ALSC publications are mostly books with information about award-winning books, the decision process for awards like the Newberry, and child literacy resources. ALSC also publishes a quarterly newsletter only accessible by members.

ALSC has an active Facebook page with posts about award deadlines, training sessions, and applicable articles and links. It doesn’t have a Twitter feed posted on its homepage like MLA does and I don’t have a Twitter account, so I can’t be sure what they do there.

This association is of interest to me because I hope to become a children’s and youth librarian in a public library. If I don’t end up joining this association, I will join a similar one, such as the Young Adult Library Services Association.


Welcome to the Michigan Library Association. (n.d.). Retrieved September 19, 2013, from

ALSC Association for Library Service to Children. (n.d.). Retrieved September 19, 2013 from



For the average person, myself included, education is a bit too pricey to do without having a strong purpose. So what am I trying to accomplish by spending 2 or 3 more years and thousands of dollars to continue my education? I’m a down to earth, practical thinker, much more comfortable with daily details than a grand, long-term vision or dream, but the following is my view of the future. I’m sure my perspective will gradually expand as I move forward and learn more about what I didn’t even know that I didn’t know about library science.

My primary goal, not surprisingly, is to gain the skills, knowledge, and credentials necessary for me to get me started on a satisfying career. My dream job is to be a child and youth librarian in a public library. I have many fond memories of trips to the library and of participating in library programming as a child, particularly the summer reading program, and I would love to be able help give other kids a similar experience. I love kids and did some unofficial tutoring in high school, but absolutely do not want to be a teacher. I have a tendency to let homework crowd out the other aspects of my life, so I need a job that I can generally leave at the workplace when I go home for the day. Working with kids in the library, teaching them about how to use the library and helping them with research for class assignments, seems like a perfect way to use my skills and passions in a way that will be sustainable for me. I am excited to share my love for the library with kids, and studying LIS is part of the path to get there. I am still deciding whether to pursue the certificate in public library services to children and young adults in addition to my degree, or to simply use my electives for classes in that area. I can gain the knowledge and skills either way, since the classes I would take in either case would be very similar. This will come down to weighing the additional semester and money it would take to complete the certificate vs. the benefit of being able to list a certificate on my resume.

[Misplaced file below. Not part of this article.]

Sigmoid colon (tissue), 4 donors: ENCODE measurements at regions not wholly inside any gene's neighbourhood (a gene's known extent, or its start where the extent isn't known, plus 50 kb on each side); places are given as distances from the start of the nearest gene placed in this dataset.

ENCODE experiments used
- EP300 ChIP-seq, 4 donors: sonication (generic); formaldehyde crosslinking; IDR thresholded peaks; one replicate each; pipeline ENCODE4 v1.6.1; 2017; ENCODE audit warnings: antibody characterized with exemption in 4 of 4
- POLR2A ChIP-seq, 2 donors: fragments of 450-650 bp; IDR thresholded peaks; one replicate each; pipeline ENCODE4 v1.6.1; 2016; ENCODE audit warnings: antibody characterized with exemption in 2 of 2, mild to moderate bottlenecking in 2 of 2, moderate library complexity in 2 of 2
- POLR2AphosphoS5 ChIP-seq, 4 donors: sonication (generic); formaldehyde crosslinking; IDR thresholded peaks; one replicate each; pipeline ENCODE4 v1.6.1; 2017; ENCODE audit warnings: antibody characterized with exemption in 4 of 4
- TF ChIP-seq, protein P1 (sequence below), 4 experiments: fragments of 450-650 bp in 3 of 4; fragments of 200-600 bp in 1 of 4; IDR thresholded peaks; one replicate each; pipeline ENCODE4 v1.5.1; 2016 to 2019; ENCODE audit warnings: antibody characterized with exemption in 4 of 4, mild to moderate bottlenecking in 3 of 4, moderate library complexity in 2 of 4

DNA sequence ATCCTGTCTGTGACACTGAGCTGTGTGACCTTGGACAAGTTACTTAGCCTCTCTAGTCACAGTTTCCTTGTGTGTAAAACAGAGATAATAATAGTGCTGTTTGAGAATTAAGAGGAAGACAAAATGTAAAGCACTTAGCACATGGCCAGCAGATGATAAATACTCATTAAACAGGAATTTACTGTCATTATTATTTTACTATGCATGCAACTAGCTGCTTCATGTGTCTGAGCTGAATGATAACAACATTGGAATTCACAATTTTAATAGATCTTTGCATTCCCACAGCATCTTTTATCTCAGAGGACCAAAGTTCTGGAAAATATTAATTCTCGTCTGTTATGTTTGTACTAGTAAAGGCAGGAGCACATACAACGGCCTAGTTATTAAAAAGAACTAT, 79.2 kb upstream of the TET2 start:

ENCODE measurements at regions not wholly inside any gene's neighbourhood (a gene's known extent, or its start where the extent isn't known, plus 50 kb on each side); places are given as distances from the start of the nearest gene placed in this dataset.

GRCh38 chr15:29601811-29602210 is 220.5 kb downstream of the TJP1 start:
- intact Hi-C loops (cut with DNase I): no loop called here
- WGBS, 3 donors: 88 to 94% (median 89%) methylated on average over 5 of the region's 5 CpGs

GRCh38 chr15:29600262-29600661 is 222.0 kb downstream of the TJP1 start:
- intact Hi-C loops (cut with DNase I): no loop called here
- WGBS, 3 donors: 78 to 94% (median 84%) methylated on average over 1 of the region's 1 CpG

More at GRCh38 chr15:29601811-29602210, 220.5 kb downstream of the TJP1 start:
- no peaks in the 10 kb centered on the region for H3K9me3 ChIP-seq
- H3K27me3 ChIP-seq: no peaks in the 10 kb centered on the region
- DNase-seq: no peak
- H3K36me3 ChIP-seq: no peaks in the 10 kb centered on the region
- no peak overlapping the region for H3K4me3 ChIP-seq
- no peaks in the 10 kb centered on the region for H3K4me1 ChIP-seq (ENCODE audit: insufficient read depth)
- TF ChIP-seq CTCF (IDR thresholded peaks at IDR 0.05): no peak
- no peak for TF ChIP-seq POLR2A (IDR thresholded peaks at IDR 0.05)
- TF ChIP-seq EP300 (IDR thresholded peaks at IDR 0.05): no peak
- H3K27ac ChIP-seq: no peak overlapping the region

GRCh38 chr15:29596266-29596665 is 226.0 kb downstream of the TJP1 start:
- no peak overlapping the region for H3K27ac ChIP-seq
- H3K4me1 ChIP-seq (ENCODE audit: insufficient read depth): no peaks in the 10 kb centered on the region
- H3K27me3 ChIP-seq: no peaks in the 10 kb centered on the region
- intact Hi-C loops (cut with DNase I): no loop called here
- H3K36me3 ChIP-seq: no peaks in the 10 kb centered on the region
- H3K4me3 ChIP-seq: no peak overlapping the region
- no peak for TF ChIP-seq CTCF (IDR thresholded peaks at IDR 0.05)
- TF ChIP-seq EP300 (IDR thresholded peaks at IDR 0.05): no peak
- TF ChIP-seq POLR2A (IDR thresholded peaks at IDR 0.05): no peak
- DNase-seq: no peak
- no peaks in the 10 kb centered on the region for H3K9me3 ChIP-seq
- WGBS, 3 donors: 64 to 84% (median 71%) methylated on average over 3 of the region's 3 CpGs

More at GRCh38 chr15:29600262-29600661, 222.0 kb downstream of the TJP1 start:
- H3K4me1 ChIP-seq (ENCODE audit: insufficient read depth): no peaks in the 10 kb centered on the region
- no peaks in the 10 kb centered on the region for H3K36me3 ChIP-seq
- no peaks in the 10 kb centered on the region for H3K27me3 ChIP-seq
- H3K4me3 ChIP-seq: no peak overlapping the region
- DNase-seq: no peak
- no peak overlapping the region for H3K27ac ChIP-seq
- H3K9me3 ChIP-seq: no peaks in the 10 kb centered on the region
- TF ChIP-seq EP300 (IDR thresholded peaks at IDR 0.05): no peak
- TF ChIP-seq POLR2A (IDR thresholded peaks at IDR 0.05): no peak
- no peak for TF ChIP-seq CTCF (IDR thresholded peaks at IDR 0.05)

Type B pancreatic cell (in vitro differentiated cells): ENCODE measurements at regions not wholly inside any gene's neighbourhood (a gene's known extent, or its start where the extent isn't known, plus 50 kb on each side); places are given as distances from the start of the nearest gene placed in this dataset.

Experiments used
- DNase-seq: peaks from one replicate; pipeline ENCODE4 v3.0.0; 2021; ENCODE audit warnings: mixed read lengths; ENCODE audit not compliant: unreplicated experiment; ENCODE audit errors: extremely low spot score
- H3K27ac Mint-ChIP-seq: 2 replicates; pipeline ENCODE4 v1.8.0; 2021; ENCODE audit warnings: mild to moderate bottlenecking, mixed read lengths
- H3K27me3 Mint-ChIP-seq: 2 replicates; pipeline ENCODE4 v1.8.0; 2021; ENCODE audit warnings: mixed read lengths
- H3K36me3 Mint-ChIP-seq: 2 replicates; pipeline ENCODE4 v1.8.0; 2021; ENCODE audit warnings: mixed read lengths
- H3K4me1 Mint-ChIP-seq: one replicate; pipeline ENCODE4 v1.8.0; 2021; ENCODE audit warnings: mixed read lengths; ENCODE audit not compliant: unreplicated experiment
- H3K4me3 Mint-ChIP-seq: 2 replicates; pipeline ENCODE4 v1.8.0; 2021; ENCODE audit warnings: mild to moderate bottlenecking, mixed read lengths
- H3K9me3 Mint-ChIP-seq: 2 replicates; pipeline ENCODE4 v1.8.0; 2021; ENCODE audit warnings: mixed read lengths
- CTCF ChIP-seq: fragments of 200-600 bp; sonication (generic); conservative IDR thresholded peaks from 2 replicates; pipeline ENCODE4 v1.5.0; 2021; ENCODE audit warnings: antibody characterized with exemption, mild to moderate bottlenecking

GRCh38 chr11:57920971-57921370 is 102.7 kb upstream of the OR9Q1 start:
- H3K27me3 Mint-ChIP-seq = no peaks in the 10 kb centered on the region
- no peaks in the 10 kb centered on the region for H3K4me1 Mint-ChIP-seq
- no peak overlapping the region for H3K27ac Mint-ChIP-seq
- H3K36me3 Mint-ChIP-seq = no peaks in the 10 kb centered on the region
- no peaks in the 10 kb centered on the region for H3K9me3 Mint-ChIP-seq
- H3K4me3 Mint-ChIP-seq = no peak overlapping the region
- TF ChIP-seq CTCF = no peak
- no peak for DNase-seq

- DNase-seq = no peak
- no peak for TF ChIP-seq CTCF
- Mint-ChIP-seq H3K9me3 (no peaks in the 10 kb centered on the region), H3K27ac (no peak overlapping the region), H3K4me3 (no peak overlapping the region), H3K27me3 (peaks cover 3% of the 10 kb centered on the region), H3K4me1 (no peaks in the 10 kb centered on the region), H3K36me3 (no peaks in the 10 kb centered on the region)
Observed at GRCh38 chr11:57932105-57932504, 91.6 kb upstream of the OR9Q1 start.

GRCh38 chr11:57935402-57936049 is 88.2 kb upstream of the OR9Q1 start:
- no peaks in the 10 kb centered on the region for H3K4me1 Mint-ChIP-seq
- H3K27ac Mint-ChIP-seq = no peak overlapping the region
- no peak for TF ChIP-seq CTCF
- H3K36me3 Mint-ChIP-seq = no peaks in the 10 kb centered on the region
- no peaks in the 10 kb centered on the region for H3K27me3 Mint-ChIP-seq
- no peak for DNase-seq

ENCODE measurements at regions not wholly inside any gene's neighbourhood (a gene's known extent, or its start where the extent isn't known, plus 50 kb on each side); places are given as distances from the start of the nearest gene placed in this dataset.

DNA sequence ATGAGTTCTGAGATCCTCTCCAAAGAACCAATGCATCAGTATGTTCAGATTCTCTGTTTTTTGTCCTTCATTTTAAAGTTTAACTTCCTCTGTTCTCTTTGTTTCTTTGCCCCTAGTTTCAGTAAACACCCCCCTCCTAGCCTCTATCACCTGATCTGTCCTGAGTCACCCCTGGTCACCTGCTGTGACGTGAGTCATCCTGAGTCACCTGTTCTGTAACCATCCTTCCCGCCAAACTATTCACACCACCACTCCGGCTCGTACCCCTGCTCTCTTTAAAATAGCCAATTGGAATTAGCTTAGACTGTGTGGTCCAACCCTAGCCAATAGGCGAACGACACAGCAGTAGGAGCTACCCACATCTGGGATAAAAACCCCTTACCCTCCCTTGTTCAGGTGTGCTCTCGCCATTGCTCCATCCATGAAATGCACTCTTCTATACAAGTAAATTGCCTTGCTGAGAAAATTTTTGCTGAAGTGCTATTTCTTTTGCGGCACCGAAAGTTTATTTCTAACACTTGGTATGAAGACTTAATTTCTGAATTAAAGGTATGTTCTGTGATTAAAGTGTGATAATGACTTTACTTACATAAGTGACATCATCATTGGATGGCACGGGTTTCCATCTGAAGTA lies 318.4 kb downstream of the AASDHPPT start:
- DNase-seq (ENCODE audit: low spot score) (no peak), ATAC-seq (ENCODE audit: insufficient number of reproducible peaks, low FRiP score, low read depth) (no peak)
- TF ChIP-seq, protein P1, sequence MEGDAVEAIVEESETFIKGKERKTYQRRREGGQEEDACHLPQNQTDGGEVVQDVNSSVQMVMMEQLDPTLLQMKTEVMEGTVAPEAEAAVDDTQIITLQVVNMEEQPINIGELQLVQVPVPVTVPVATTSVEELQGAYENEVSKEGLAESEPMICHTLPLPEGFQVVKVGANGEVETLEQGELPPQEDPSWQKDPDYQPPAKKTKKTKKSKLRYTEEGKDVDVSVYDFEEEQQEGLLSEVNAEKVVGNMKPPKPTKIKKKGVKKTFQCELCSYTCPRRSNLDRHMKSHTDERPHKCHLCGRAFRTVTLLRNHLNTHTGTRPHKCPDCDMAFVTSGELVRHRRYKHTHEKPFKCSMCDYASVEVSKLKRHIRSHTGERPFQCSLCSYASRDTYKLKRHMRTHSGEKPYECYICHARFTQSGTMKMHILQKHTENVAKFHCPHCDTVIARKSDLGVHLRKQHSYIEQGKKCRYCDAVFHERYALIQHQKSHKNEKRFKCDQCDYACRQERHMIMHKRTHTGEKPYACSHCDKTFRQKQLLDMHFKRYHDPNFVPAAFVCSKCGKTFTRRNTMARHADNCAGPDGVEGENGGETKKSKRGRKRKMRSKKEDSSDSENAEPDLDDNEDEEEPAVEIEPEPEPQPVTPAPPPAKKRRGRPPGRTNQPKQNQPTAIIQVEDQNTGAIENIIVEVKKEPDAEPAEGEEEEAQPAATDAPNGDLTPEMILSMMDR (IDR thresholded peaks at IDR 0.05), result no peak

Learning what I need to know to do my job well and earning the official credentials that will enable me to get that job in the first place are broad goals that basically cover what I’m trying to achieve at Wayne State. I am looking forward to expanding my vision for the future as I continue my studies.